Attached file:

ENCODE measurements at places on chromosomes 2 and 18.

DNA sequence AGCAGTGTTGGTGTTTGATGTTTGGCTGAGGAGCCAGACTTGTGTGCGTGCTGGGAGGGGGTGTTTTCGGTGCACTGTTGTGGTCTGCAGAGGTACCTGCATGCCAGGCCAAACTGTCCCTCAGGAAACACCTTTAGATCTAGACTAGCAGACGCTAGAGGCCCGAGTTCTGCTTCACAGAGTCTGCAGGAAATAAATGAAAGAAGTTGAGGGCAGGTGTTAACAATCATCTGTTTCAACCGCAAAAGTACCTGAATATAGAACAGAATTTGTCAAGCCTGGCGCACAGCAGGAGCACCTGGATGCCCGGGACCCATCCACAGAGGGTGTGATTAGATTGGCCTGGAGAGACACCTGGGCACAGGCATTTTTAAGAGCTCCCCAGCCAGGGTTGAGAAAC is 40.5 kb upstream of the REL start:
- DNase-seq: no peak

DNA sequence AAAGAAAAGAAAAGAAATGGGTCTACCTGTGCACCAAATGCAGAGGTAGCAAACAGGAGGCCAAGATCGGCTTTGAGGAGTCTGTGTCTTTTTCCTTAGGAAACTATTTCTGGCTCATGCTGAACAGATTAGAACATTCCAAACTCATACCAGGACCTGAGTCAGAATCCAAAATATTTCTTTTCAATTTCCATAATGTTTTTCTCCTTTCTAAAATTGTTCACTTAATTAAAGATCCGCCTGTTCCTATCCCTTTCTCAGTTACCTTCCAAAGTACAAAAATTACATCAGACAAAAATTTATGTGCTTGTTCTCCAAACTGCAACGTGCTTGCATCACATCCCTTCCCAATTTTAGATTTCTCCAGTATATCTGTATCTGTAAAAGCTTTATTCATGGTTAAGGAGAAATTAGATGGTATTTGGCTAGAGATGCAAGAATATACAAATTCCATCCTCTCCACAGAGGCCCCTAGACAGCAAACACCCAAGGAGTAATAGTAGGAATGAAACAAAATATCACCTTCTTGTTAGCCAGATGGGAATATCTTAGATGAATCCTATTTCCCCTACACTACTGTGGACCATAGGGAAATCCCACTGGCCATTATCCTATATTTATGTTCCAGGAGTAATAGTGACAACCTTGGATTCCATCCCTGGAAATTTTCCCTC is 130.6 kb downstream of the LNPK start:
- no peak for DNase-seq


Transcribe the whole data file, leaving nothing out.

ENCODE measurements at places on chromosomes 2 and 18.

DNA sequence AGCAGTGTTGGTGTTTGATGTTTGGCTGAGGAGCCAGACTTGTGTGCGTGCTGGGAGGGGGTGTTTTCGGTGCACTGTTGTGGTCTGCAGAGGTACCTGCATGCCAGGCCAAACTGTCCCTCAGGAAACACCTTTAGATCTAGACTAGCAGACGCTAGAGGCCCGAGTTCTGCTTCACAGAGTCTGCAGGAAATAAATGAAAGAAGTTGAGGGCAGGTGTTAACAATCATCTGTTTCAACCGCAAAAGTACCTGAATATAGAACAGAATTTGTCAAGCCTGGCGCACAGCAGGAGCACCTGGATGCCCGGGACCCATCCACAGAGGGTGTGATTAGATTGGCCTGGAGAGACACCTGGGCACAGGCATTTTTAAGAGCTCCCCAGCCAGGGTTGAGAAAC is 40.5 kb upstream of the REL start:
- DNase-seq: no peak

DNA sequence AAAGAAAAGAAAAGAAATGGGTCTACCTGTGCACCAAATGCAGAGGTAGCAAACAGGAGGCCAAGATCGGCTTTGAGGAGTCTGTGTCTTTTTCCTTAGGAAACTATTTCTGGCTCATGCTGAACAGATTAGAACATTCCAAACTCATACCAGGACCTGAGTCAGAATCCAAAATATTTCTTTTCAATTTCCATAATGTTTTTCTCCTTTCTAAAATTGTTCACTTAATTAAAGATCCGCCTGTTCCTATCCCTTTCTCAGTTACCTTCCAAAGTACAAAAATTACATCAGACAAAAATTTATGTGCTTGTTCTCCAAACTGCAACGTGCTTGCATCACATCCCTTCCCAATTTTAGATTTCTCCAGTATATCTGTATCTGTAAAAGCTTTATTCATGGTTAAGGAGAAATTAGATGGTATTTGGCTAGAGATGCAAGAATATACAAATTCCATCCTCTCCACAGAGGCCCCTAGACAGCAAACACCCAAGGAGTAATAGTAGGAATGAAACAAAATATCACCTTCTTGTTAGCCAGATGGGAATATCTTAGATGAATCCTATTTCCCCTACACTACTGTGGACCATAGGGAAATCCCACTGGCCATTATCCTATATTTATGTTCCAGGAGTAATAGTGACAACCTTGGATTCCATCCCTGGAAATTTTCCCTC is 130.6 kb downstream of the LNPK start:
- no peak for DNase-seq